Temples full of legends and traditions, Buddha statues dominating the stage, royal palaces where everything seems perfect: a magical world to discover. Discover all the best things to do in Bangkok and its surroundings! Let yourself go to a dynamic city with strong traditions, among streets full of people and wonderful architectural details. You will also have the opportunity to make numerous excursions around Thailand, possibly starting from the city of Laem Chabang.
The very famous Wat Pho (Temple of the Reclining Buddha), also known as Wat Phra Chetuphon, is shown to visitors immediately after another symbolic place, the Temple of the Emerald Buddha: it is a must for any visitor who wants to discover Bangkok from the first visit. In this case, this is the area where the main temples of the city are located. It is here that the colossal reclining Buddha, 46 meters long, covered with golden leaves, shines with its special light. In short, there is something to see. We must not forget that in Wat Pho you can also visit a traditional Thai massage. This is considered the best massage school in Thailand, so be careful. In any case, the point of greatest interest coincides with the reclining Buddha.
Gigantic work: suffice it to say that her five-meter-long legs are decorated with mother-of-pearl drawings and are considered a good omen. The number 108 always appears, as do the positive actions that led the Buddha to perfection. At the entrance, try to find your luck by throwing a few coins into 108 bronze bowls lined up along the walls. Inside the structure, it is also strongly recommended to visit four chapels, which contain 394 golden Buddha images arranged in long rows. Finally, in the courtyards of Wat Pho Temple, there are Chinese statues, once used as ballast on ships.
Grand Royal Palace
Thousands of visitors seem to be gathering in the Grand Palace. It is the center of all the tourist gems of the city, a complex of buildings in the heart of Bangkok. The palace hosted members of the royal family of the ancient Kingdom of Siam from 1782 to 1925. Currently, the residence of King Bhumibol Adulyadej is located in the Chitralada Palace, but official events take place in the Grand Palace, and in any case, it remains the main attraction of Thailand. We are located in the Phra Nakhon district, 218,000 square meters is occupied by a building to its maximum extent, including pavilions, halls, gardens, and museums.
In the center is the Phra Maha Monthien district with traditional buildings in the local style, including the royal house. In the Phra Maha Chakri area, we find palaces that are a mixture of Thai and European architecture. The oldest buildings are located in Phra Maha Prasat, enriched with new decorative details over the years. One of the most famous places is the Temple of the Emerald Buddha, while the open space in the eastern part of the courtyard is occupied by gardens, and inside there are ceremonial halls and the throne room.
Emerald Buddha Statue
Here we are at the holiest temple in all of Thailand, exactly in the center of Bangkok, Phra Nakhon district. Officially, it is called Wat Phra Sri Rattana Satsadaram, or “the residence of the sacred jewel of the Buddha.” This is also a complex of religious buildings inside the Grand Royal Palace. There is a sacred statue of the Emerald Buddha in it. Legend has it that the statue was created in India, where the sage (Nagasena) prophesied that it would bring great prosperity to the country that sheltered it. That is why he enjoys great veneration in Thailand. Its color is dark green (the material is jade, not emerald) and depicts the Buddha in a meditative pose. No one can touch the statue except the King of Thailand and the Crown Prince.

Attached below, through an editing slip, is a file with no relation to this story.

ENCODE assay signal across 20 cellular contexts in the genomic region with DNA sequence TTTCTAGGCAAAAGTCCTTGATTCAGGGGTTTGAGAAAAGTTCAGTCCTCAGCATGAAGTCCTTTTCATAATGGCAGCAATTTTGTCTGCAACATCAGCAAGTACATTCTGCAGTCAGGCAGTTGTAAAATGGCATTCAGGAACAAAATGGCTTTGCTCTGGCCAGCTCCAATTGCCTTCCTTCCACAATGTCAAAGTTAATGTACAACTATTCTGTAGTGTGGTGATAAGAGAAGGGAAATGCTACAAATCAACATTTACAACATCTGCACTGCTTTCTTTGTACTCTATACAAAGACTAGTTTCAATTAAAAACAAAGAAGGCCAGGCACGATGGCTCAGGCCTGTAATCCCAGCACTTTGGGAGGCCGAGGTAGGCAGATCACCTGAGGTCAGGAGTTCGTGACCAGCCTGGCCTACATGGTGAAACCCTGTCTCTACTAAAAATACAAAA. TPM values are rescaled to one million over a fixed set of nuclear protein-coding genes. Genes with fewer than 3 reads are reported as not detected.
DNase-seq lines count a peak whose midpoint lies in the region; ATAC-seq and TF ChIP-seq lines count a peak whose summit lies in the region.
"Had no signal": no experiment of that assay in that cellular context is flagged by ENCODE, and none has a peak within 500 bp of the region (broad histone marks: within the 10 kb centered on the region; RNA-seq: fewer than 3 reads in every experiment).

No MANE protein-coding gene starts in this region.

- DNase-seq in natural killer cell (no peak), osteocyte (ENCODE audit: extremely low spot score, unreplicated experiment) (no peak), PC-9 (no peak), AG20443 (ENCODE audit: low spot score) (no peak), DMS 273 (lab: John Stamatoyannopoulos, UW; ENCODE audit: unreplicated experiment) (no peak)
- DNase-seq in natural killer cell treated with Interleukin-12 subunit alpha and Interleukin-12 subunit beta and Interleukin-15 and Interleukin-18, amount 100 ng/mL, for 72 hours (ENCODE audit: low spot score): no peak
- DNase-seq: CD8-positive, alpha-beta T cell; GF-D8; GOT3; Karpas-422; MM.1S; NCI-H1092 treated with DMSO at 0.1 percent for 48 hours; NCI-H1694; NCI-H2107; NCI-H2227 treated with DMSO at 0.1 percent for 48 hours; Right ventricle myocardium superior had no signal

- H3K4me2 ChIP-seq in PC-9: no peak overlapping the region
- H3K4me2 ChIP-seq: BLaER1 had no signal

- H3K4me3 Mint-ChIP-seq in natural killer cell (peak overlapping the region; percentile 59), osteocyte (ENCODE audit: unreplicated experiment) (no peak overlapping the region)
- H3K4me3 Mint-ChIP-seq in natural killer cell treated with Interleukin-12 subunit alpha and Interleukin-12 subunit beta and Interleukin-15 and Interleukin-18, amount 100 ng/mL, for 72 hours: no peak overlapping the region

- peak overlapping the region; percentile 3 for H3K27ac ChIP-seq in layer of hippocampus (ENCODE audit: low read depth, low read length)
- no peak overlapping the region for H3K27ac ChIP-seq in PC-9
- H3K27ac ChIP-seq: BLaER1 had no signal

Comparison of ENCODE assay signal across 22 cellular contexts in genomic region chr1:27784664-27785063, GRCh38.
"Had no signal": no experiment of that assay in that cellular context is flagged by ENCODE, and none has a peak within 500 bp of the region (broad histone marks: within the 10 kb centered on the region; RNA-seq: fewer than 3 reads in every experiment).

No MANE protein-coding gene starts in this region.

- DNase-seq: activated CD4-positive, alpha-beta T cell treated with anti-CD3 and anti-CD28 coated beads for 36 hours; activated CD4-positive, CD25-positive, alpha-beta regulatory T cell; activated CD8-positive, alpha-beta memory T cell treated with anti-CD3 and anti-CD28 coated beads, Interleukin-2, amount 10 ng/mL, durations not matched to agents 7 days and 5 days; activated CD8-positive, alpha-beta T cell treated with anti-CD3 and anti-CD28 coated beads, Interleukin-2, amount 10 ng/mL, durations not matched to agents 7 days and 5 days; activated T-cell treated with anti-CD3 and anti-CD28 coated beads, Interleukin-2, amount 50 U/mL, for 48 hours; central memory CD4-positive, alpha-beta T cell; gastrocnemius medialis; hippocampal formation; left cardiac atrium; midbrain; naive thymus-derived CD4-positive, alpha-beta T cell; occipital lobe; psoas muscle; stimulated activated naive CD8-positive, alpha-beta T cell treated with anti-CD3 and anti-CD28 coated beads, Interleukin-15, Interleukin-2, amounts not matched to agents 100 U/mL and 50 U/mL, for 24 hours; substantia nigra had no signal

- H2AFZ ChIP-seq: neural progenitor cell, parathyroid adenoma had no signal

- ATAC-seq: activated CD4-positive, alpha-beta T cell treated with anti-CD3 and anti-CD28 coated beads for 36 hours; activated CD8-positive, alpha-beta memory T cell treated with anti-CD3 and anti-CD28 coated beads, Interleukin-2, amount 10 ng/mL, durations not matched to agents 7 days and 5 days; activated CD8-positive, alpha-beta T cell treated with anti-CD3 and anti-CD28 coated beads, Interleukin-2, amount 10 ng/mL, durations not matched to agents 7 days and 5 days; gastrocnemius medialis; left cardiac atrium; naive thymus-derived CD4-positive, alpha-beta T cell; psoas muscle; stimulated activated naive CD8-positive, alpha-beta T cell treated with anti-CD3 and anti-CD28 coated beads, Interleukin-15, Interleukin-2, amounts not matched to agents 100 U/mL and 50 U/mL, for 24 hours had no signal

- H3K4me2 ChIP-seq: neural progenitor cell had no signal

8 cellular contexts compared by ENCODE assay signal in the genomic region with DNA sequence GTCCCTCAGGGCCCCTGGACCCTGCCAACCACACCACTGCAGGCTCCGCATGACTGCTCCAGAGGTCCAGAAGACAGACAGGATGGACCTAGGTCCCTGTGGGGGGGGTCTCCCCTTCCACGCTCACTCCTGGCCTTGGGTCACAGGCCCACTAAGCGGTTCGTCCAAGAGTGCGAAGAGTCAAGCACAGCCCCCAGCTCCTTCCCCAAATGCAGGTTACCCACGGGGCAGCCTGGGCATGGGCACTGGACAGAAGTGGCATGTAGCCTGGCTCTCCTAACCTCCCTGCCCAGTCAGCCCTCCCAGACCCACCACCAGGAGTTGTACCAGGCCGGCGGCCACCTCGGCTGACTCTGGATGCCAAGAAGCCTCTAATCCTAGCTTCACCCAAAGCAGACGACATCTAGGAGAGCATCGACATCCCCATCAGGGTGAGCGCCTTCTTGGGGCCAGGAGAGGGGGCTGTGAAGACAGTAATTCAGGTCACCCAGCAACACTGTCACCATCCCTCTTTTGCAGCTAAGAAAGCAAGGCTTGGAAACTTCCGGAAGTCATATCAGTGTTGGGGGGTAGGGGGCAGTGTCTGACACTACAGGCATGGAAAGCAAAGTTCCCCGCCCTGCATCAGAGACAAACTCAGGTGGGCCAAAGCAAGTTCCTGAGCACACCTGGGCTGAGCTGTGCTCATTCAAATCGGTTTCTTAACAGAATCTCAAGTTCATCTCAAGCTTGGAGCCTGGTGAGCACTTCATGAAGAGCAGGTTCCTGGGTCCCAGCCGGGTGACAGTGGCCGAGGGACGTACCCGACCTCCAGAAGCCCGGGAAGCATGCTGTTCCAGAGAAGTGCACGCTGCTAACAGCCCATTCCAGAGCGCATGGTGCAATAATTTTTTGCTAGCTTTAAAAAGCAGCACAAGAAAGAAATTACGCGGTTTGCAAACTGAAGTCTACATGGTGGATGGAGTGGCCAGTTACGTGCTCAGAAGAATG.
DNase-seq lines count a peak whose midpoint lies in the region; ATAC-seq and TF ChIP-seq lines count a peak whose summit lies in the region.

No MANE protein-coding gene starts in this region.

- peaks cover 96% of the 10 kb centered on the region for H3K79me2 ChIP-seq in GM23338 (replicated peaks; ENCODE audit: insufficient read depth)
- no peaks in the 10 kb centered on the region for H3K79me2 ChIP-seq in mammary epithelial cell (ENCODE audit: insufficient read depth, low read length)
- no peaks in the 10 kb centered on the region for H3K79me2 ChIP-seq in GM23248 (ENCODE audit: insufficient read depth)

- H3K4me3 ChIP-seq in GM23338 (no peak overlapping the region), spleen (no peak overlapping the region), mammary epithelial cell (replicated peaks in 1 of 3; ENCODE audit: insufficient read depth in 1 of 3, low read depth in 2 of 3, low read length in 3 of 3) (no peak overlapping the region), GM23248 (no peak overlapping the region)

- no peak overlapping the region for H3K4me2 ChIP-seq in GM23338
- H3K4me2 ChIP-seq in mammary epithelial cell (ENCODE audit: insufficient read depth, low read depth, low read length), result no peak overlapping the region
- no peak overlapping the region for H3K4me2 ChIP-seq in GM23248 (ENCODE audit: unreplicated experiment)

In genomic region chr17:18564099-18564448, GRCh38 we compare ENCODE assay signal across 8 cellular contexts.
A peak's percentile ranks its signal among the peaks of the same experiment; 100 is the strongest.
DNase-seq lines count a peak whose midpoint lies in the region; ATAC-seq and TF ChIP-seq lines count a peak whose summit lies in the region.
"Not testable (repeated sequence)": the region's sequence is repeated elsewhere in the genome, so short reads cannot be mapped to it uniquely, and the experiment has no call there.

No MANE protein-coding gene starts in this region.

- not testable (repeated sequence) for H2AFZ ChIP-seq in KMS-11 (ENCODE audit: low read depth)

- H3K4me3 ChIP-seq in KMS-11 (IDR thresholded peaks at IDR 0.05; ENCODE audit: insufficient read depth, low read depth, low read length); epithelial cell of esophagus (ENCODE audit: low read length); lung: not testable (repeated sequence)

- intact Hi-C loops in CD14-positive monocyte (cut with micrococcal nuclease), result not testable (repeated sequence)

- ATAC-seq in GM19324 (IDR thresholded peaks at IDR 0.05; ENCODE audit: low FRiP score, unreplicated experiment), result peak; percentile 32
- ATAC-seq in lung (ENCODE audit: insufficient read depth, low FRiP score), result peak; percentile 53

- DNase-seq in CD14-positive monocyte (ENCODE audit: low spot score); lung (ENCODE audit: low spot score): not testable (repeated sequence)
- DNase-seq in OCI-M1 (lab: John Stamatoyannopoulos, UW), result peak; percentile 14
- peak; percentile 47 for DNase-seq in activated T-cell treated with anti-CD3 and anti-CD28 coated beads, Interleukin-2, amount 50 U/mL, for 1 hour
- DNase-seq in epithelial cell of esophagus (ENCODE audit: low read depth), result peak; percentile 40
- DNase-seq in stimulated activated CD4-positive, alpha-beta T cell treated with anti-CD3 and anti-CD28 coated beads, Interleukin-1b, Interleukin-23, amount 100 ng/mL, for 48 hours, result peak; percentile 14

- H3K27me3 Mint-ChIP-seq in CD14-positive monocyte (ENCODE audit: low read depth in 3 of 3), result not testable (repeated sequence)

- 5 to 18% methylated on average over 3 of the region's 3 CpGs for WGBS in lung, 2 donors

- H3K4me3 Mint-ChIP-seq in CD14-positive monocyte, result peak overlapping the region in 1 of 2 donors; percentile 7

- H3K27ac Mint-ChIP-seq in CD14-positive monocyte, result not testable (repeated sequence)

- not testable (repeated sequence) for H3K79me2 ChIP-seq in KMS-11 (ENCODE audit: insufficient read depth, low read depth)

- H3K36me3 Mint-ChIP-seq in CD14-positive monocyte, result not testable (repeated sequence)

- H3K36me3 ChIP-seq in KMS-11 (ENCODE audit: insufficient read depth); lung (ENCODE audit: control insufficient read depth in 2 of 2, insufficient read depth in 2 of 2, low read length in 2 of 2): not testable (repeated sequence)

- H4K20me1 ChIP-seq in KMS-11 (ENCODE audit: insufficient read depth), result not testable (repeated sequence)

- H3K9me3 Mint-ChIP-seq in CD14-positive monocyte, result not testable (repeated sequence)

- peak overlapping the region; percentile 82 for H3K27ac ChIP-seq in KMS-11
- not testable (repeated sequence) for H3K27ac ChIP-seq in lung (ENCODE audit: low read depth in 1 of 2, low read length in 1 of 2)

Since 1238, that is, since the beginning of Sukhothai’s reign, temples have been built on the walls guarding the royal palaces. The ancient name of the capital, Rattanakosin, means “city of jewels” concerning the precious statue, in addition, the whole country (the Kingdom of Siam) was called this way until the name Thailand was adopted in 1939. Wat Phra Keo consists of one hundred buildings on the fenced territory of a Large Royal Palace. It also houses the best examples of Buddhist sculpture, architecture, and painting.
Phra Ubosot Temple, where the emerald statue is located, is truly majestic due to its colorful and precious decorations. Once the Buddha statue was carried around the city, but the tradition was interrupted for fear of damage. On the other hand, the ceremony of dressing the Emerald Buddha persists with every change of season.
The temple that strikes the imagination of every tourist is certainly Wat Arun, majestic in its beauty, which comes out of the banks of the Chao Phraya River, in the popular Thonburi district, so this place is very often visited by believers. Do you want to know his full name? Get ready: it’s called Wat Arunratchavararam Ratchavoramahavihara. The first thing that catches your eye when looking at it from afar is its spires and ledges. The central one, the highest, has been enlarged over the years, going from the original 16 meters to the current 81 meters. On four sides, steep stairs allow you to reach three levels of balconies, and climbing them will be a bit like moving on a cloud due to the effect of white plaster.
On the first terrace, we find a series of caryatids depicting Yaksha deities and scenes from the life of the Buddha, interspersed with the famous Kinnar statues, creatures half human and half bird. On the second balcony, the caryatids become monkeys, on the third — a very small one — there are four niches with four statues of the god Indra, a Hindu warrior deity who rides a three-headed elephant named Erawan. From here you can admire the magnificent full panorama of Thonburi and Chao Phraya, as well as see the whole of Bangkok.
Wat Saket on the Golden Mountain
Another privileged point of observation of the city, is from the top of an artificial hill, from which rises the Golden Mountain, or Phu Khao Thong, a tourist attraction and another symbol of Bangkok. A golden dome shines outside, and an important relic of the Buddha is inside. Monte Dorato was once the highest point, but even today with skyscrapers it is the best place from where a 360-degree view of the entire territory opens. Looking to the west, you can see Rattanakosin Island with a Large Palace, Wat Phra Keo, and Wat Arun temples. Nearby is Var Suthat, a giant swing, and the golden spires of Loha Prasat. To the east, you can admire the skyline of the skyscrapers of Siam and Silom.